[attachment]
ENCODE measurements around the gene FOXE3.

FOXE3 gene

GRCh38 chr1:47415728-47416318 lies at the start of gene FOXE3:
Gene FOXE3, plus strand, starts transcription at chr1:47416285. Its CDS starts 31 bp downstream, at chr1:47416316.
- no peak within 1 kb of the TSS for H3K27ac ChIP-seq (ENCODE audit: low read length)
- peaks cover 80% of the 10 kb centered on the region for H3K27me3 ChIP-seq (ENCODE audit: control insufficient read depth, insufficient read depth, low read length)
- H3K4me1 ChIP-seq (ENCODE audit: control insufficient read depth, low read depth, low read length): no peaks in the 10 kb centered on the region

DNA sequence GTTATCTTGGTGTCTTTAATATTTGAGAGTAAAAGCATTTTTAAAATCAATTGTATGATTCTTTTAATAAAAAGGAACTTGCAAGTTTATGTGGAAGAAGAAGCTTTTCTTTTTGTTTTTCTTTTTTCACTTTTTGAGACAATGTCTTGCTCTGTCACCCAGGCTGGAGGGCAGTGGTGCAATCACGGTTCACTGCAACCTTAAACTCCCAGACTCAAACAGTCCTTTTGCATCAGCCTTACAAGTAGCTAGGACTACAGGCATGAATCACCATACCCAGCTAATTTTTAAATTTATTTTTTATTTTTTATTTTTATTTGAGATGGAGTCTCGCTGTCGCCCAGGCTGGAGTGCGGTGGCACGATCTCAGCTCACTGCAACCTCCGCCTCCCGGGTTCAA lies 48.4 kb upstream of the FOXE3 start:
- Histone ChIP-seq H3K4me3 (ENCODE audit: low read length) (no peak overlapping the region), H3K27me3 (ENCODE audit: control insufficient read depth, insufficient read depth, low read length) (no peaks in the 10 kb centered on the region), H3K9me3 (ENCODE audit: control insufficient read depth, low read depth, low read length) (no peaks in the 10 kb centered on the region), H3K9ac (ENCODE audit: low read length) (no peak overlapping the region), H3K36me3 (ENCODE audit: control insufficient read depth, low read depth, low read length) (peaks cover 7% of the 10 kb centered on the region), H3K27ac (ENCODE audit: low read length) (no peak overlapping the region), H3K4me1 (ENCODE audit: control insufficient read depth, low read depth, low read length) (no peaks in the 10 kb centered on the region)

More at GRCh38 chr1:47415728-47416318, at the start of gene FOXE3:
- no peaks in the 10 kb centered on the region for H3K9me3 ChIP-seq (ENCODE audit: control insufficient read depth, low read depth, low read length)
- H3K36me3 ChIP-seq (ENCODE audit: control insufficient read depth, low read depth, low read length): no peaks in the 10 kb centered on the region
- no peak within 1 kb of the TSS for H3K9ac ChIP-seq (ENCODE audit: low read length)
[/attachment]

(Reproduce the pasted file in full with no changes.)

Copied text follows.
ENCODE measurements around the gene FOXE3.

FOXE3 gene

GRCh38 chr1:47415728-47416318 lies at the start of gene FOXE3:
Gene FOXE3, plus strand, starts transcription at chr1:47416285. Its CDS starts 31 bp downstream, at chr1:47416316.
- no peak within 1 kb of the TSS for H3K27ac ChIP-seq (ENCODE audit: low read length)
- peaks cover 80% of the 10 kb centered on the region for H3K27me3 ChIP-seq (ENCODE audit: control insufficient read depth, insufficient read depth, low read length)
- H3K4me1 ChIP-seq (ENCODE audit: control insufficient read depth, low read depth, low read length): no peaks in the 10 kb centered on the region

DNA sequence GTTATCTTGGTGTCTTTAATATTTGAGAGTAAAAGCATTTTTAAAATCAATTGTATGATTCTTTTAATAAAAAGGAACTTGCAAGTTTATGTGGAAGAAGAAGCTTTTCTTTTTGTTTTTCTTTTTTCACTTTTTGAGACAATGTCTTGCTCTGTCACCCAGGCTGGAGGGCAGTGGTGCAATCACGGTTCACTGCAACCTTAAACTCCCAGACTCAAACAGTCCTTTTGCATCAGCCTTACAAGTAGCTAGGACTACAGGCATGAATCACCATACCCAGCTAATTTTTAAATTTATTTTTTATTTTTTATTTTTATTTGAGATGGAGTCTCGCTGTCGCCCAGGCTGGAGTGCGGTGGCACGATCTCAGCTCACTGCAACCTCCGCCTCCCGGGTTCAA lies 48.4 kb upstream of the FOXE3 start:
- Histone ChIP-seq H3K4me3 (ENCODE audit: low read length) (no peak overlapping the region), H3K27me3 (ENCODE audit: control insufficient read depth, insufficient read depth, low read length) (no peaks in the 10 kb centered on the region), H3K9me3 (ENCODE audit: control insufficient read depth, low read depth, low read length) (no peaks in the 10 kb centered on the region), H3K9ac (ENCODE audit: low read length) (no peak overlapping the region), H3K36me3 (ENCODE audit: control insufficient read depth, low read depth, low read length) (peaks cover 7% of the 10 kb centered on the region), H3K27ac (ENCODE audit: low read length) (no peak overlapping the region), H3K4me1 (ENCODE audit: control insufficient read depth, low read depth, low read length) (no peaks in the 10 kb centered on the region)

More at GRCh38 chr1:47415728-47416318, at the start of gene FOXE3:
- no peaks in the 10 kb centered on the region for H3K9me3 ChIP-seq (ENCODE audit: control insufficient read depth, low read depth, low read length)
- H3K36me3 ChIP-seq (ENCODE audit: control insufficient read depth, low read depth, low read length): no peaks in the 10 kb centered on the region
- no peak within 1 kb of the TSS for H3K9ac ChIP-seq (ENCODE audit: low read length)